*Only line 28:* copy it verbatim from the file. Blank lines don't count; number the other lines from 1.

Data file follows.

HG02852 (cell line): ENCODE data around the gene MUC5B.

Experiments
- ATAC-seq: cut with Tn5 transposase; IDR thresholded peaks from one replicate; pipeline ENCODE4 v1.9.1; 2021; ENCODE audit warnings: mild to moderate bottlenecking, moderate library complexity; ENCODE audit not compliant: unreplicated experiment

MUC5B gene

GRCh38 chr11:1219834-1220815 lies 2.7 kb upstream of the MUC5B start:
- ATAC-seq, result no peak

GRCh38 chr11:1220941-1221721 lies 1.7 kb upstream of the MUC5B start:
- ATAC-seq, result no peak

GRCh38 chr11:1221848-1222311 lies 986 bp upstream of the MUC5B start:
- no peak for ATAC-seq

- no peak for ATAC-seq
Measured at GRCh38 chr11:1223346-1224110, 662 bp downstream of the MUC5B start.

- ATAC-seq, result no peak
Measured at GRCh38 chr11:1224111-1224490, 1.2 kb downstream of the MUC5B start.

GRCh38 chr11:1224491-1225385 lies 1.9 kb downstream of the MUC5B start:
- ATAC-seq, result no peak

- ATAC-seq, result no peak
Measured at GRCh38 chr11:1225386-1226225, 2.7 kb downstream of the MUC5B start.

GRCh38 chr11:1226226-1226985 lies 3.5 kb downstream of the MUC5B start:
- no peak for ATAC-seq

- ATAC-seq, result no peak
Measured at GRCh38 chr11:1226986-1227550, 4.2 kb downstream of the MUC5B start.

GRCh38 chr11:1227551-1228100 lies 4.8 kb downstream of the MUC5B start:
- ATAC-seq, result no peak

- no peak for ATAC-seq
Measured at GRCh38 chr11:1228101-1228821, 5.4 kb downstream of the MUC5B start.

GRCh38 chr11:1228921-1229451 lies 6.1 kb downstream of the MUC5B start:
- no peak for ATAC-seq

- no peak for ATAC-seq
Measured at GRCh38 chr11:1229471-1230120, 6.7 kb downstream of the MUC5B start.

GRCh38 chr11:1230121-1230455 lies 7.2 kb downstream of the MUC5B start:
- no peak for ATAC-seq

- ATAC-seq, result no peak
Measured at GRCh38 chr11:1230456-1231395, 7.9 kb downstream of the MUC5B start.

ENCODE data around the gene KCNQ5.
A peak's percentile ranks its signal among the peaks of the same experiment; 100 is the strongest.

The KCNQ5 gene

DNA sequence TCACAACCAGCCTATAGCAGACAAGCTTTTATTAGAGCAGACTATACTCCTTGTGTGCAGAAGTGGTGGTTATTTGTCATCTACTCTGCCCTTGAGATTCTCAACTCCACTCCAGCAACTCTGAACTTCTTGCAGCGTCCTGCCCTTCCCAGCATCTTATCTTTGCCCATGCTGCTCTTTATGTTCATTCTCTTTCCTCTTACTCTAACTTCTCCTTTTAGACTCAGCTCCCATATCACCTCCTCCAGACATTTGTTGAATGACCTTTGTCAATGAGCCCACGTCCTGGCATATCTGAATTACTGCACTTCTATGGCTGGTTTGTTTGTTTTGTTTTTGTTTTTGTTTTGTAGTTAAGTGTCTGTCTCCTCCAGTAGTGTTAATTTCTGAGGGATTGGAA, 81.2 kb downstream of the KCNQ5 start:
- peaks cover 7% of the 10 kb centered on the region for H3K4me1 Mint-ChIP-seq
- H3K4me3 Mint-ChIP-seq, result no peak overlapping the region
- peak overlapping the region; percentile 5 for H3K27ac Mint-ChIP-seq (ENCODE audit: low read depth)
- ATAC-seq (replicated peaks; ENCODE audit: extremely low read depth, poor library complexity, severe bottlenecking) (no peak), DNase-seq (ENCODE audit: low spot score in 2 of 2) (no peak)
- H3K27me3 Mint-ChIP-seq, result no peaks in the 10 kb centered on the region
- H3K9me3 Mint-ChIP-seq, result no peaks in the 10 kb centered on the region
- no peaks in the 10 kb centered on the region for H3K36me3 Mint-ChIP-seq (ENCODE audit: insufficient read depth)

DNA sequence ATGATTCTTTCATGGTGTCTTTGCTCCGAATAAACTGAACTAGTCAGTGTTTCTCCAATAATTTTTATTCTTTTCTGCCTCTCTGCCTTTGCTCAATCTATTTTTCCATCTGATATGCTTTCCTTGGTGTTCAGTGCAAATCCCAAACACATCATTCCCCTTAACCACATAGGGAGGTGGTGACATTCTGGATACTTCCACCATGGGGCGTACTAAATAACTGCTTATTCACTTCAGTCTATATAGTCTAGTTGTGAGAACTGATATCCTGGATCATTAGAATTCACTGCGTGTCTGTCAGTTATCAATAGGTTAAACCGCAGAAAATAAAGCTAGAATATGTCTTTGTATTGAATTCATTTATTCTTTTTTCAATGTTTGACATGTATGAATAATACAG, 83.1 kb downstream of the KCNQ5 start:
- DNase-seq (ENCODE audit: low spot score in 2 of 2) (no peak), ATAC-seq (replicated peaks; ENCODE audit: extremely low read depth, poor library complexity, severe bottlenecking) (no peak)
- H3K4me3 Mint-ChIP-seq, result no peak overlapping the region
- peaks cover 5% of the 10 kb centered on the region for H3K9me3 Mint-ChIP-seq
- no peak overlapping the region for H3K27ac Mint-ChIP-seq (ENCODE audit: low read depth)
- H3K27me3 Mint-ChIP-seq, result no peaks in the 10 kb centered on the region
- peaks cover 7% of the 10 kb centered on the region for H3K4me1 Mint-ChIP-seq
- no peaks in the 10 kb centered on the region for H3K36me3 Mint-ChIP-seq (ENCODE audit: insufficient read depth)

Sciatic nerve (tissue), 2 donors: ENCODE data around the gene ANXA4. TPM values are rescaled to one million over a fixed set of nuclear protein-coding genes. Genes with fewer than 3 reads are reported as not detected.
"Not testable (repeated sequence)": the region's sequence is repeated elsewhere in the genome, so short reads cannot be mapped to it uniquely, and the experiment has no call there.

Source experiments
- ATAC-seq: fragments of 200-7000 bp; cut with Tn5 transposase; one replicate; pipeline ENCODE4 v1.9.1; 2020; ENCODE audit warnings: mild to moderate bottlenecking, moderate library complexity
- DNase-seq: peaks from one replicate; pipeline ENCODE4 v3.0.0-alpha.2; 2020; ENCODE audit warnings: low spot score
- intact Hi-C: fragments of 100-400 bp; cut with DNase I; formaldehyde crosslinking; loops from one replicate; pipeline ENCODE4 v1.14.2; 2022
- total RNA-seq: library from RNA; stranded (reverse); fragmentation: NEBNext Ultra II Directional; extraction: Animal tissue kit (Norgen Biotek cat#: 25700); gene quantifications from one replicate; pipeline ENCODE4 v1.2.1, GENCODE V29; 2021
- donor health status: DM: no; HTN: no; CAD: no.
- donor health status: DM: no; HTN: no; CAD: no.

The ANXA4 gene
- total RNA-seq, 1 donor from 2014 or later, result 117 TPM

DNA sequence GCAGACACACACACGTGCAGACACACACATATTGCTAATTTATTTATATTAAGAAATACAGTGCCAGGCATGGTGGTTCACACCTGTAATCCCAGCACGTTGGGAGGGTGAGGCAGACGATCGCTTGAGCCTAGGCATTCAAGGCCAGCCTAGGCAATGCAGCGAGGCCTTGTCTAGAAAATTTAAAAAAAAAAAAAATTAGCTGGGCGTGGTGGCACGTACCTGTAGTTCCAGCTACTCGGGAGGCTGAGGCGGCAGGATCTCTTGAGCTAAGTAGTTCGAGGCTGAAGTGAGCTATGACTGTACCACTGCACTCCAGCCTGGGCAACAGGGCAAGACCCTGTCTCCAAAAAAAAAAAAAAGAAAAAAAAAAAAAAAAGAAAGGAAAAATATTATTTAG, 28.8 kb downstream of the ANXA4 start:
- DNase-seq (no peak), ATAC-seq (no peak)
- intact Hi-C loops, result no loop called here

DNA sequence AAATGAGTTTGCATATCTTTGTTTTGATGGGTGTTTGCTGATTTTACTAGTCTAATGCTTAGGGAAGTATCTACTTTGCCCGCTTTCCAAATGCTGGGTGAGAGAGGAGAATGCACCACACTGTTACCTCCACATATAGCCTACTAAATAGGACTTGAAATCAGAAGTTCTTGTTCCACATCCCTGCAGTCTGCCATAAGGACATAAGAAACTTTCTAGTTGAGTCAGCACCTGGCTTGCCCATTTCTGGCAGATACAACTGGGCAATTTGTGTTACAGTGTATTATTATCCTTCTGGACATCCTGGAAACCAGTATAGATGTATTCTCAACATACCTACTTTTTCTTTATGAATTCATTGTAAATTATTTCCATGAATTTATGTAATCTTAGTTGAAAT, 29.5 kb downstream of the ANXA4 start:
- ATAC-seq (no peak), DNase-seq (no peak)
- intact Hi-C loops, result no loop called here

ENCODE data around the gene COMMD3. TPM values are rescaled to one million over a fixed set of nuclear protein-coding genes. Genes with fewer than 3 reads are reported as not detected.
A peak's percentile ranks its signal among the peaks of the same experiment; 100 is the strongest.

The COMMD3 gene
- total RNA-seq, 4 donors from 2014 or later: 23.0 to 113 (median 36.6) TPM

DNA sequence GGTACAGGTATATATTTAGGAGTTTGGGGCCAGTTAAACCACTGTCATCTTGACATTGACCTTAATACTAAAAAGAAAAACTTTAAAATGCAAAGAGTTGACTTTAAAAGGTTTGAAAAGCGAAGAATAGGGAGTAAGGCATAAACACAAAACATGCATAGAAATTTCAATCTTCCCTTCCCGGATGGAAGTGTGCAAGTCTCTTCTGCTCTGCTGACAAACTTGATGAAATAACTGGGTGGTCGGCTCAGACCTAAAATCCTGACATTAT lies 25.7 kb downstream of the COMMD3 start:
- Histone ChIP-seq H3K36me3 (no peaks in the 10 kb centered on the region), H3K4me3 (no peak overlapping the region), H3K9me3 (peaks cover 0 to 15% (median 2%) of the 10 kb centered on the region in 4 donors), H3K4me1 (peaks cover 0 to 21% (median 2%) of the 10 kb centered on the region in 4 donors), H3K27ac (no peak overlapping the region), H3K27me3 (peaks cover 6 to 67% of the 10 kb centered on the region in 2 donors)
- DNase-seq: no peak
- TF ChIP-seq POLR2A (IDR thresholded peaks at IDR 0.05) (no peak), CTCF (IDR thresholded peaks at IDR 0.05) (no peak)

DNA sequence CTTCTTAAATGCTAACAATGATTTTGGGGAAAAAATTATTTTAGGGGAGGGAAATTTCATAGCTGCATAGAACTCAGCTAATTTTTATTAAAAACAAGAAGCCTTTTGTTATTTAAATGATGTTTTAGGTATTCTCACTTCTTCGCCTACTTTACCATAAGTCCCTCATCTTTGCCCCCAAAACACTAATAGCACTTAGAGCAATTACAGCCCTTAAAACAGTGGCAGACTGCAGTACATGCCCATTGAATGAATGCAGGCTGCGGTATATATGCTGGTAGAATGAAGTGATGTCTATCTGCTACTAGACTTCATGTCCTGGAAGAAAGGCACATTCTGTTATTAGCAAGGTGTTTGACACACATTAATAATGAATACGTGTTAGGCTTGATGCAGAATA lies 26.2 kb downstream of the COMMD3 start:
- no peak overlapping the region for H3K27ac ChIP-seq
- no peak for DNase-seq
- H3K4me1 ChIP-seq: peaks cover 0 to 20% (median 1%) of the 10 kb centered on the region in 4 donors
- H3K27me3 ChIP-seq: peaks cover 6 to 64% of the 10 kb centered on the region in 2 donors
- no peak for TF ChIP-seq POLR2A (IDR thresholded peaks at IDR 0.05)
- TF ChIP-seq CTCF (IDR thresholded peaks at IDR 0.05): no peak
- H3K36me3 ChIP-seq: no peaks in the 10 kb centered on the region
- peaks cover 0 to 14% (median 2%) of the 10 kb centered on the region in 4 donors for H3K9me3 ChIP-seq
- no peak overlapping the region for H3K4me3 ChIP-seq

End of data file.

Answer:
- no peak for ATAC-seq